The album opens with ‘Percy’s’, a sprightly set of four tunes: one traditional, one Poozie original and two borrowed as is the fashion these days. That’s followed by ‘Southern Cross’, a song by Andrew Peter Griffiths who doesn’t seem to have recorded or written anything else. It’s a song about modern piracy in the southern oceans and I’d venture to suggest that The Poozies did well to find it before Fairport Convention did – I can imagine them giving it the full folk-rock treatment.

Next is a puirt-à-beul called ‘Churinn’ paired with another tune by Mairearad Green. I’m having trouble with this because it sounds like Eildih Shaw and/or Mairearad and Mary are singing “fucking yeah” repeatedly. There are two sets of lyrics associated with this title and, although I’m no Gaelic speaker, I can’t match what they’re singing to either of them. Still, we need something to make us laugh today.

There is one slightly jarring note and that is Sally Barker’s ‘Ghost Girl’. It’s a pop song – a superior one, no doubt and with rather more words than the average top 10 hit – but a pop song nonetheless. It contains a superb instrumental break but one which sounds as though it belongs somewhere else. The song itself is beginning to grow on me but it still feels out of place. The other pop song is ‘Three Chords And The Truth’ but that seems to fit better. Finally I should mention ‘Small Things In The Cupboards’, a poem by Julia Darling with music by Tim Dalling. Some might find it amusing but I think it’s very clever and insightful.

With one ever-decreasing reservation, I declare Into The Well a very fine album and commend The Poozies on more than holding their own in the crowded world of innovative music from Scotland. You might even say that Mary and Patsy helped to start it all off with Delighted With Harps.

Dai Jeffries

If you would like to order a copy of an album (CD or Vinyl format), download a copy or just listen to snippets of selected tracks then click below to be taken to our associated partner Amazon’s website (use the left and right arrows below to scroll along or back to see the full selection).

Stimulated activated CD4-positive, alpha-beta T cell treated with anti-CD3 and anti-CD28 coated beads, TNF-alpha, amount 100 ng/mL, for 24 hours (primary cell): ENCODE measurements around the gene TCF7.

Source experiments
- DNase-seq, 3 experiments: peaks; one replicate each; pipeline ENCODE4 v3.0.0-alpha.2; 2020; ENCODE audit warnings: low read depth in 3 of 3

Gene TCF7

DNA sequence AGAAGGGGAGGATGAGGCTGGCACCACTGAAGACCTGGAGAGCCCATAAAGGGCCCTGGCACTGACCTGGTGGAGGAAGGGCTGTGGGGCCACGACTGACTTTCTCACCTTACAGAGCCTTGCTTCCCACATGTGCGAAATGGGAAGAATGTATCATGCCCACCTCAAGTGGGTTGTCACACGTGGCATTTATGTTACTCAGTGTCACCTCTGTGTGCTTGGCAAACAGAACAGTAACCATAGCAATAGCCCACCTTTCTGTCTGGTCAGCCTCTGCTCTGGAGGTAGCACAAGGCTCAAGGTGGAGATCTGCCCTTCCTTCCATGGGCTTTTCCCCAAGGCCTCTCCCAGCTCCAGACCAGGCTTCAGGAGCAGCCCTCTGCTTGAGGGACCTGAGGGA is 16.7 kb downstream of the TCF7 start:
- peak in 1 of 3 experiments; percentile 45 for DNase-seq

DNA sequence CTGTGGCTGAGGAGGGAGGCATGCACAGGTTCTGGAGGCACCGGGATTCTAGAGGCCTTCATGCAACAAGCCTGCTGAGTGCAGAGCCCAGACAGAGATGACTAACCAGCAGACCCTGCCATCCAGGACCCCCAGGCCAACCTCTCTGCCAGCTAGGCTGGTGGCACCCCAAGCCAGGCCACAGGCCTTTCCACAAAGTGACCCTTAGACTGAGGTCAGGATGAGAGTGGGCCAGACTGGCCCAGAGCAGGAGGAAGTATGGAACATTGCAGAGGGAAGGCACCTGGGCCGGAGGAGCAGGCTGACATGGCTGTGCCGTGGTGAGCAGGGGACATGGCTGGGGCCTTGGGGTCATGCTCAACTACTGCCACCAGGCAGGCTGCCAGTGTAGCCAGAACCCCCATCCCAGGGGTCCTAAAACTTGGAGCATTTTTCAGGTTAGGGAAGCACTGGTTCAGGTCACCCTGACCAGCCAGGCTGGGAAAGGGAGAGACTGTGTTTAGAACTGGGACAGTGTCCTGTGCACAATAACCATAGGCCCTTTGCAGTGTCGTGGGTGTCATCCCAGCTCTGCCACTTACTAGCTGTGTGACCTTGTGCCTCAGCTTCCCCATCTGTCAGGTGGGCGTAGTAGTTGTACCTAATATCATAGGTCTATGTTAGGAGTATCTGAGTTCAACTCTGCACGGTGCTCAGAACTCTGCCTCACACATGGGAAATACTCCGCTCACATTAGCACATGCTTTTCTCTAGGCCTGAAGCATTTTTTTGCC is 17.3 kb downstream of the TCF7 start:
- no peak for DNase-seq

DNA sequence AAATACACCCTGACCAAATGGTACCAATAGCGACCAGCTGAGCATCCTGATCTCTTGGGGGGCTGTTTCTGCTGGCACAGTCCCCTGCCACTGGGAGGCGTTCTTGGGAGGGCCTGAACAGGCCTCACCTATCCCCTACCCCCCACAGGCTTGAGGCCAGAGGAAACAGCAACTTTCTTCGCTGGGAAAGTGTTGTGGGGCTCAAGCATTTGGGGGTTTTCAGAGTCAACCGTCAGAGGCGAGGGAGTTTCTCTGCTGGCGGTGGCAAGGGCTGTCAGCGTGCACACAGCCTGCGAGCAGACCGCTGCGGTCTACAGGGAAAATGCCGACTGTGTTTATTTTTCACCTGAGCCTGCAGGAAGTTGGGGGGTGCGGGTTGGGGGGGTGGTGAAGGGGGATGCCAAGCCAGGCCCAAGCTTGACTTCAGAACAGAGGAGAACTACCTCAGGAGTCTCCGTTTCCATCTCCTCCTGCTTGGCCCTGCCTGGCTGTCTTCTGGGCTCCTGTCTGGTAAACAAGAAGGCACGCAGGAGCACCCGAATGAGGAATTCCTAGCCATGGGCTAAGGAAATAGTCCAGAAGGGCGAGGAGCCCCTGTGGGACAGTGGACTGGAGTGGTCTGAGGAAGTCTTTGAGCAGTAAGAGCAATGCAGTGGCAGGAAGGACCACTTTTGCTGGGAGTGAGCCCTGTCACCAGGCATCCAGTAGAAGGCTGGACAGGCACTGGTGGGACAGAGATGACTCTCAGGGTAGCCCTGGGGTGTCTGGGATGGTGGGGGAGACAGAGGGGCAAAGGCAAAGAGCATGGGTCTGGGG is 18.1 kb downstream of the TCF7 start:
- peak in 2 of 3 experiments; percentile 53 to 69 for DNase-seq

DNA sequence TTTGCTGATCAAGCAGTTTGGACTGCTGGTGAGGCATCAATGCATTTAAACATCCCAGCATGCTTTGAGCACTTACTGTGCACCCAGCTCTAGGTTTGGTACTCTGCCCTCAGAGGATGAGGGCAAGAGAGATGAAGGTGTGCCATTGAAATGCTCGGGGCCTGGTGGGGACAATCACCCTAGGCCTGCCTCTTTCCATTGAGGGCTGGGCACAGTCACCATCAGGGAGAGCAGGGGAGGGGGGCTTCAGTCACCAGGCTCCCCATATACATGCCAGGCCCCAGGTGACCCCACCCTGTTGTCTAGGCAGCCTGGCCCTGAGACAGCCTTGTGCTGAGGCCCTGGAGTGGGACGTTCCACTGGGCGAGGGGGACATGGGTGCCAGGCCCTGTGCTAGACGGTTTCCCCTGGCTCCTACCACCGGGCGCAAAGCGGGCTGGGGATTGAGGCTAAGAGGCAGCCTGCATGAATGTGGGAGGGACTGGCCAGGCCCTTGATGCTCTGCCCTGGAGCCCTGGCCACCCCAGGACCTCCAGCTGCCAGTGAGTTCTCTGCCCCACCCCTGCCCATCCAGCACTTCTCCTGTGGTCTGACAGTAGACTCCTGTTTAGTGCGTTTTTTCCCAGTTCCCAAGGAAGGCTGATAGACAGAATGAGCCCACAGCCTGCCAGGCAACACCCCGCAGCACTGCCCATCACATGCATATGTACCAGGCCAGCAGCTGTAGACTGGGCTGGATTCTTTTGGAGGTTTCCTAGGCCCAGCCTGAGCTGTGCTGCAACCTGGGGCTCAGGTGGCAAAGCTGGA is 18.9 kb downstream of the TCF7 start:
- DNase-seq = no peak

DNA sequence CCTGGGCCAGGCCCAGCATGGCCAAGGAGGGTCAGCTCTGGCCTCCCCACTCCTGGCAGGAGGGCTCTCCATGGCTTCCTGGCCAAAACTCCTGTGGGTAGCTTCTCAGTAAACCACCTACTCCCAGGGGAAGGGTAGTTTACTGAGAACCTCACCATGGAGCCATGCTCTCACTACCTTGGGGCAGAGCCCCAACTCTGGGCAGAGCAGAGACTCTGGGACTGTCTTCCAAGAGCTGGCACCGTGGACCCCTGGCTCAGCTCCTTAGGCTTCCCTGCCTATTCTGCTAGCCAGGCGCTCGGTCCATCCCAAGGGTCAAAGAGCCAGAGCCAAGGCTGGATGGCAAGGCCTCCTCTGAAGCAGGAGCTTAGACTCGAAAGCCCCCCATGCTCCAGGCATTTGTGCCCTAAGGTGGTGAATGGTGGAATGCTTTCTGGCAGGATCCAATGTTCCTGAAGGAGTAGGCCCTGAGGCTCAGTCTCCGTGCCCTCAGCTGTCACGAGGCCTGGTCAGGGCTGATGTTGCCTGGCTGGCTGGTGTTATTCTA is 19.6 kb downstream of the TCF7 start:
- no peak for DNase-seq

Buying through Amazon on folking.com helps us to recover a small part of our running costs, so please order anything you need as every little purchase helps us.

Artists’ website: www.poozies.co.uk

OK, so it’s not on this album but it’s a great song. ‘Another Train’:

Barrule announce second album

Barrule

Two years ago, exciting new trio Barrule were men on a mission – to bring Manx music to the wider world. Their refreshingly different, self-titled debut album won instant acclaim and resonated through the Celtic music world, culminating in a Best Debut win at the 2014 Spiral Awards run by popular music website Spiral Earth.

Named after the famous Manx summit, where legend says the ancient Celtic God Manannan Mac Lir stalked his mighty fortress, Barrule fuses three distinct musical forces – Mabon frontman and accordion wizard Jamie Smith, gifted young fiddler Tomás Callister and bouzouki master Adam Rhodes. Together this compact but versatile acoustic unit pull off a powerful and wholly distinctive sound putting the small island in the Irish Sea firmly on the map.

Since the band’s formation, Barrule’s “three legs” have hit the ground running with major festival appearances including Celtic Connections, WOMAD, Sidmouth, Festival Interceltique de Lorient and Melbourne’s National Celtic Festival, to name just a few.

ManannanNow they return with the arresting, atmospheric and mysterious Manannan’s Cloak released May 11.This is a rich collection of traditional and contemporary Manx material from rousing marches, jigs and reels, to sorrowful slow airs and beautiful songs sung in both English and the Manx Gaelic language and executed with class musicianship from Smith and his cohorts.